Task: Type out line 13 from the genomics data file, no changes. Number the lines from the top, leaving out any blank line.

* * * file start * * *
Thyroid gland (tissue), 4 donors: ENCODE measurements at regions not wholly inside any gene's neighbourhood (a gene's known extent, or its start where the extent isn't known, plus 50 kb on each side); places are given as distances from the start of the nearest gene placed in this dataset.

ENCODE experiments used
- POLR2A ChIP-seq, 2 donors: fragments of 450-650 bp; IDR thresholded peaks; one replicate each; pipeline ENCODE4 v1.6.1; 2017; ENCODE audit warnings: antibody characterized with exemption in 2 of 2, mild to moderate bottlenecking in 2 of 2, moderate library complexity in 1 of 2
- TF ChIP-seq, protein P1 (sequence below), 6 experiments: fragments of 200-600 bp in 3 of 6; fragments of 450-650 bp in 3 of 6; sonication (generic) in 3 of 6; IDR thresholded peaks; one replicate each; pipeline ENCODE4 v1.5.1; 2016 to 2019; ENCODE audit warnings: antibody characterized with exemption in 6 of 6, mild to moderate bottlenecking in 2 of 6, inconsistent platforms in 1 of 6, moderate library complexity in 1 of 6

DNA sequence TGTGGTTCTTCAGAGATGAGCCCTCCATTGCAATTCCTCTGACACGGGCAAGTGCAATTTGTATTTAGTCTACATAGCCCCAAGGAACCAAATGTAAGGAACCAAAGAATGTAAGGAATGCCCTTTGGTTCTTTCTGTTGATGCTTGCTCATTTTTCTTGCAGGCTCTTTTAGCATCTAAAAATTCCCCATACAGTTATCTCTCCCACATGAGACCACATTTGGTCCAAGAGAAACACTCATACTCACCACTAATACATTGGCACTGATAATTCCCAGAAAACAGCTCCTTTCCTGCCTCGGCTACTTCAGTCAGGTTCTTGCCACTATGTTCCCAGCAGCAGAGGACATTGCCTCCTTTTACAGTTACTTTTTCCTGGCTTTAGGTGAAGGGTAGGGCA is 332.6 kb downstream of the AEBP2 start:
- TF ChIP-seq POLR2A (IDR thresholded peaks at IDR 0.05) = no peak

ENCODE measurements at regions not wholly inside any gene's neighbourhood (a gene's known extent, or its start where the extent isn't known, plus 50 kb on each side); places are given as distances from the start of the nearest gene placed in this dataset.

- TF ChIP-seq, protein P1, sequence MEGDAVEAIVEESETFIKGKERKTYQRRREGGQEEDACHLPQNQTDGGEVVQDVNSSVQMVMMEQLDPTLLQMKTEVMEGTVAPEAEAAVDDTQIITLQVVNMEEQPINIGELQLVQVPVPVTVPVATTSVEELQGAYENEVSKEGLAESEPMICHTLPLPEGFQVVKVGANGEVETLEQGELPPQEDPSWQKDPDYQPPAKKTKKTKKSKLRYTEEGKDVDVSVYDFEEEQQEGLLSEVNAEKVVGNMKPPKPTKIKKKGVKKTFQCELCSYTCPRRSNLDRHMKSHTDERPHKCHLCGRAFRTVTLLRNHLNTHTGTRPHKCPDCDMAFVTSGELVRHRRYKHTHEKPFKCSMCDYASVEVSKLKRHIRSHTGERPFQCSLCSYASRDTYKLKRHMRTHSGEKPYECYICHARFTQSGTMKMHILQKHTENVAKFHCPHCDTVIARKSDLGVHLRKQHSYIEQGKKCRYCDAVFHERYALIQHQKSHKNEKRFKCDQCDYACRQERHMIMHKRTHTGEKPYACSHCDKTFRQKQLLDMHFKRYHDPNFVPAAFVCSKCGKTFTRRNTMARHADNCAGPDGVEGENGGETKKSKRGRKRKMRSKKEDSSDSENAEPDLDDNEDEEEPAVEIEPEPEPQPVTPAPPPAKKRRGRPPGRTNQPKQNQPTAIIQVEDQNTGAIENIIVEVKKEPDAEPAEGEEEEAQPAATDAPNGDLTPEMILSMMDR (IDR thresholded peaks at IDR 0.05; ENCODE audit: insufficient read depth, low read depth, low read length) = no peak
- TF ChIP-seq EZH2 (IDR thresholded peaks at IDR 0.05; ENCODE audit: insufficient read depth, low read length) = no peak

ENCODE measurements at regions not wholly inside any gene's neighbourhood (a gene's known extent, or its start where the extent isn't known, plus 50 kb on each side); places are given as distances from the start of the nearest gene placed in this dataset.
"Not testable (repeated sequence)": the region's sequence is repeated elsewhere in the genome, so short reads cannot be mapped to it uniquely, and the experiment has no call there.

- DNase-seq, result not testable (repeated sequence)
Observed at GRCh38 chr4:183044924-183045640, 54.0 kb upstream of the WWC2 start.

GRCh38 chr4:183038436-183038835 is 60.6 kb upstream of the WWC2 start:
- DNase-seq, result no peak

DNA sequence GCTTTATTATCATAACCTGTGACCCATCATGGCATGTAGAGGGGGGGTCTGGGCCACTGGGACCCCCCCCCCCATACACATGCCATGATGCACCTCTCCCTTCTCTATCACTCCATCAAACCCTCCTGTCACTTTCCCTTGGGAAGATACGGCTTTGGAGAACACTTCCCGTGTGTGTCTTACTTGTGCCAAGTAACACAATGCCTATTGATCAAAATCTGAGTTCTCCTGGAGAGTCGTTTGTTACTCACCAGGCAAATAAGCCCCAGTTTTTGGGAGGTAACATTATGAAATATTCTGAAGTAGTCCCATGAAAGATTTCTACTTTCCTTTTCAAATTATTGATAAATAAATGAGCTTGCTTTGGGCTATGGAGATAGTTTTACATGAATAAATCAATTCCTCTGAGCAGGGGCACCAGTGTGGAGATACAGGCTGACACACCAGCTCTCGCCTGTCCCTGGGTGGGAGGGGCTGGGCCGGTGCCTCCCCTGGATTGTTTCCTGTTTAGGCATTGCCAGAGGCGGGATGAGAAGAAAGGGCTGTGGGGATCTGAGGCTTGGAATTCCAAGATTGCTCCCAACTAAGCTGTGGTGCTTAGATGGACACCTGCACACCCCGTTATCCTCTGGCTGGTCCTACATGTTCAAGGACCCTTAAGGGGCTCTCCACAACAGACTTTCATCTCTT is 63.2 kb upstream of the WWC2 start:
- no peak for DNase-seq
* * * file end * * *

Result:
Observed at GRCh38 chr4:183044924-183045640, 54.0 kb upstream of the WWC2 start.